Arches National Park, and Labyrinth Canyon Wilderness

After our hike to False Kiva, we spent the night in Moab, so that we could top up on our supplies before heading into the Labyrinth Canyon Wilderness. The morning of January 2, we decided to stop in Arches so that I could see it. Shannon worked for the company that built the museum in the visitor center and I was excited to get to see that too. Since he’d spent a good bit of time here working, he was well acquainted with the area.

The museum was closed due to Covid-19, but I found a volunteer and explained that “this is the museum builder”. They were nice enough to let us in and then they treated him like a VIP (side note – that happens with every museum of his we’ve visited)

Arches National Park, in the snow, was absolutely beautiful. We did a quick drive through, with a short 1 mile hike to see Landscape arch, which was the one arch Shannon had not gotten to see when he was here 20 years ago

Landscape Arch won’t be standing for much longer.

There’s lots to see in Arches and it’s very worth the time and effort to get there. It’s just that we had planned to get on to the Labyrinth Canyon, and we were not entirely sure about the road conditions and how the access would be to where we planned to camp. We were in arches for about 2 -3 hours, and barely scratched the surface.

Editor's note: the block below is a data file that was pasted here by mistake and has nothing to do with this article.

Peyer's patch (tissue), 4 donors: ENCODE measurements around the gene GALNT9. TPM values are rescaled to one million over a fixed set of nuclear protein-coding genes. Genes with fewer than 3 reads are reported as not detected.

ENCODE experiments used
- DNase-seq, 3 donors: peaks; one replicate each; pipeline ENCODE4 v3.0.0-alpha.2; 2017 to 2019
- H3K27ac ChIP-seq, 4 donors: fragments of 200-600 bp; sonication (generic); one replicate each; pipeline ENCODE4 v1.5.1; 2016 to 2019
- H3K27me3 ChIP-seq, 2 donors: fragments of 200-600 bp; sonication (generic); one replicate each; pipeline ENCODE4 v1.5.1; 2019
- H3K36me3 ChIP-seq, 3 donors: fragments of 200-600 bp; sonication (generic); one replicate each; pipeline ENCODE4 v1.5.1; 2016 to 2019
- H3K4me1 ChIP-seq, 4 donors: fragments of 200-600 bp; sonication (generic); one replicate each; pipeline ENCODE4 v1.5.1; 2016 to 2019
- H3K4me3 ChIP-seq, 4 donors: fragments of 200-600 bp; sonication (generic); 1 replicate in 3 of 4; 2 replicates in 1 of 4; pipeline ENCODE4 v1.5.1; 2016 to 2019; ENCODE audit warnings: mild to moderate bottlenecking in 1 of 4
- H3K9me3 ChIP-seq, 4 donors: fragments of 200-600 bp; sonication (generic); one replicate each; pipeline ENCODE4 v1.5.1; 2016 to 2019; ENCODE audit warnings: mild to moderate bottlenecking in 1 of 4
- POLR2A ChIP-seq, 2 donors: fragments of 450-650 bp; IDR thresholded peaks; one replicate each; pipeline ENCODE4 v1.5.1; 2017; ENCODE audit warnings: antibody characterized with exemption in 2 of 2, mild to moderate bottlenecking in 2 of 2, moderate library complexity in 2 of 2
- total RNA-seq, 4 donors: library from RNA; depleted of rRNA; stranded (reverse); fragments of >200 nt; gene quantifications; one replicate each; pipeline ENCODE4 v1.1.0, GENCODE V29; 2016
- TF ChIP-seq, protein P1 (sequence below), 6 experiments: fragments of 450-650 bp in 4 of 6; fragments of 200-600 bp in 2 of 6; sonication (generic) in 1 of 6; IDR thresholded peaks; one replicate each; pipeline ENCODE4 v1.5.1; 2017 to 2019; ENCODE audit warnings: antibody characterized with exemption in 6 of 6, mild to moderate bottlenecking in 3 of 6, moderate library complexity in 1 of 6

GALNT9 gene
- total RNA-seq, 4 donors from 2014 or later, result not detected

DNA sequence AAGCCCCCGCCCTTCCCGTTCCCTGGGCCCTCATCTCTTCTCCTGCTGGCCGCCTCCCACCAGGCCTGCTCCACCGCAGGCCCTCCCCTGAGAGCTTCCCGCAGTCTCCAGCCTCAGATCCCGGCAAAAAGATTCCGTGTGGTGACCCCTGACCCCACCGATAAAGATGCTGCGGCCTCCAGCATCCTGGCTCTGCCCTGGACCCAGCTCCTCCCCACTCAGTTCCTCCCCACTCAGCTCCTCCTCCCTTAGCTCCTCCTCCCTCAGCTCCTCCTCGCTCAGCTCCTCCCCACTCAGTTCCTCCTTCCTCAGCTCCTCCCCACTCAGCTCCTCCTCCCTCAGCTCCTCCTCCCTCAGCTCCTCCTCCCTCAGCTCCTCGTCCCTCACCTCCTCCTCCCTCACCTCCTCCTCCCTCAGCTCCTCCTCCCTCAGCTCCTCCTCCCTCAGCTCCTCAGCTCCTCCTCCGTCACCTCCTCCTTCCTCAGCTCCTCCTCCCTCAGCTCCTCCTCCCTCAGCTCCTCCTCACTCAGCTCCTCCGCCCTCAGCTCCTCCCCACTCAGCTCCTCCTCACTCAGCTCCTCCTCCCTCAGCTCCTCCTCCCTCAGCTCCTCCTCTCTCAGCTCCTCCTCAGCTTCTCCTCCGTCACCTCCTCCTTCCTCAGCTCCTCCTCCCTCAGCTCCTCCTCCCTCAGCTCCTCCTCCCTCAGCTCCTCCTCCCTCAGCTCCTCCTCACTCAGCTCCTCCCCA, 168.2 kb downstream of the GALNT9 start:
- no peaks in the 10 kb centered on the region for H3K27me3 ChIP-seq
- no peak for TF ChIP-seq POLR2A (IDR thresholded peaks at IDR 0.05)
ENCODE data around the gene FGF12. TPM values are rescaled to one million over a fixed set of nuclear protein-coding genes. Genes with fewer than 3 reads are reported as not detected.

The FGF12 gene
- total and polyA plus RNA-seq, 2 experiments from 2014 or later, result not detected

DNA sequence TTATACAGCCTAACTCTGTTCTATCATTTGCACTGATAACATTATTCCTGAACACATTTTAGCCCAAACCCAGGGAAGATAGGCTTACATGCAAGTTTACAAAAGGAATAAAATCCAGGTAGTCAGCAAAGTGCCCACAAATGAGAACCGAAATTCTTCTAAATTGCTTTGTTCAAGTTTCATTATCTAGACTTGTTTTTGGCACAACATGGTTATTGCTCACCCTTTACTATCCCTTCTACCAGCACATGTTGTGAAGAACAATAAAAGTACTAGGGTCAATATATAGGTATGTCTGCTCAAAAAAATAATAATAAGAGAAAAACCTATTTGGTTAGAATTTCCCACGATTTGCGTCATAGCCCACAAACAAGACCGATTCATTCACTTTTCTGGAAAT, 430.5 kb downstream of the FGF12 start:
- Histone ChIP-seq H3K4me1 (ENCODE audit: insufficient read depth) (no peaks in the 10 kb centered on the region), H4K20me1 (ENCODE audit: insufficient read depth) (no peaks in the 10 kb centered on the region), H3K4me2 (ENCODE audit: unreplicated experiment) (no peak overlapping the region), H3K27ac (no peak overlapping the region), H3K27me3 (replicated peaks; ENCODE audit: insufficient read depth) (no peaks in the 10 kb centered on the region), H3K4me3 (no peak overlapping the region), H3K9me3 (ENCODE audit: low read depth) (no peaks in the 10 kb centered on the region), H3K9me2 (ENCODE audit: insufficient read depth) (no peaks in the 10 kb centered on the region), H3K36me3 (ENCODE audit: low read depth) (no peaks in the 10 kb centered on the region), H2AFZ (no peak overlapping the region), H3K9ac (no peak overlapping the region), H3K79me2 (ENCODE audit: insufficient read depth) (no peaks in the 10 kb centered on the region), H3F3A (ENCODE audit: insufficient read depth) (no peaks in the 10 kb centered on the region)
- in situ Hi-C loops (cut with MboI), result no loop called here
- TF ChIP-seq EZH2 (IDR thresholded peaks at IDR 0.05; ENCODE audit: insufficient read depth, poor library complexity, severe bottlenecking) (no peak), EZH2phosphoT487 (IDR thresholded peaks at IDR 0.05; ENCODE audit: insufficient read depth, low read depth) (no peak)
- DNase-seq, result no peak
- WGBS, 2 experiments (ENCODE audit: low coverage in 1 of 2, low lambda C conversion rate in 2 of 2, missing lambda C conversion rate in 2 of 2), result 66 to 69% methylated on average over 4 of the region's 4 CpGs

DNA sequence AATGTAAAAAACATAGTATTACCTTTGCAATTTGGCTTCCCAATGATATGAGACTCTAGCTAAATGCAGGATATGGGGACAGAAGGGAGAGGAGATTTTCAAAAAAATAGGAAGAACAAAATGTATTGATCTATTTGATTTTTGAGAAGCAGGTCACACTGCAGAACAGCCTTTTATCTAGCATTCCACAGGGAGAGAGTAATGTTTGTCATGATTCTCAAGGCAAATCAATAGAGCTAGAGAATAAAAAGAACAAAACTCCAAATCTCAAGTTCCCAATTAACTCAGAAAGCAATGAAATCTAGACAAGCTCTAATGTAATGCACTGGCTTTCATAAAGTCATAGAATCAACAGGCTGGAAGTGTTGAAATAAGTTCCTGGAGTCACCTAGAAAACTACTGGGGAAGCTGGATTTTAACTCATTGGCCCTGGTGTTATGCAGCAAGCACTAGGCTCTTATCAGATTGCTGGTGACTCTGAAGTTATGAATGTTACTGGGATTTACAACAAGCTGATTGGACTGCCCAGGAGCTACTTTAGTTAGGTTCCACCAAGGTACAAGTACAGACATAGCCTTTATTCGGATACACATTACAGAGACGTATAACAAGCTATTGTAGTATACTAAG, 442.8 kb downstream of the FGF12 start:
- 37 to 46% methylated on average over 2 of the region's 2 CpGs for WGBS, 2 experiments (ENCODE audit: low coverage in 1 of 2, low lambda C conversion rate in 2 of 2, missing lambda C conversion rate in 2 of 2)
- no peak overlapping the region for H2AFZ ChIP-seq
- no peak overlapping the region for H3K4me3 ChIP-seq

The turn-off into Labyrinth Canyon is only about 50 miles /45-60 minutes from Moab on a 2 lane highway. Once you turn off of the blacktop main road towards the canyon, it slows down considerably. We were driving on snow and ice, but without these conditions, it’s covered in silty sand which can be hazardous in wet or dry conditions. The road is washed out in places and it’s slow going. It took us over an hour to go about 25 miles in.

The surrounding wilderness on the drive is beautiful in and of itself. But there were several places that we planned to explore from a base camp in a centrally located spot. We chose a place close to Keg Knoll, which we hoped would provide some shelter from the wind and cold. In addition, Shannon was hoping that having a solid rock backdrop would reflect back some of the heat from the campfire. As we started looking for good spots to set up base camp, Shannon found a place next to a rock overhang that had been protected from the snowfall. This was perfect so that our tent wouldn’t be right on top of heavy snow. Temperatures during the day were high 20’s and 30’s, and at night went down into single digits. As I’ve mentioned before, Shannon has the equipment and I’ll include the list of what we used here.

Keg Knoll

Once the sun went down, it was much too cold to enjoy the campfire. The sleeping bags were the only place to get comfortable once it got dark. We slept in long underwear, fleece, and wool hats and gloves, but inside those cold weather bags, you’d never know it was 9 degrees outside. There’s no better feeling in the world than being 25-50 miles from the nearest town. We did not see or hear anything but wilderness for the next 3 days, and it was absolutely fantastic.

The next morning we set out for Moonshine Wash and Colonnade Arch! That’s coming up next!

4 thoughts on “Arches National Park, and Labyrinth Canyon Wilderness

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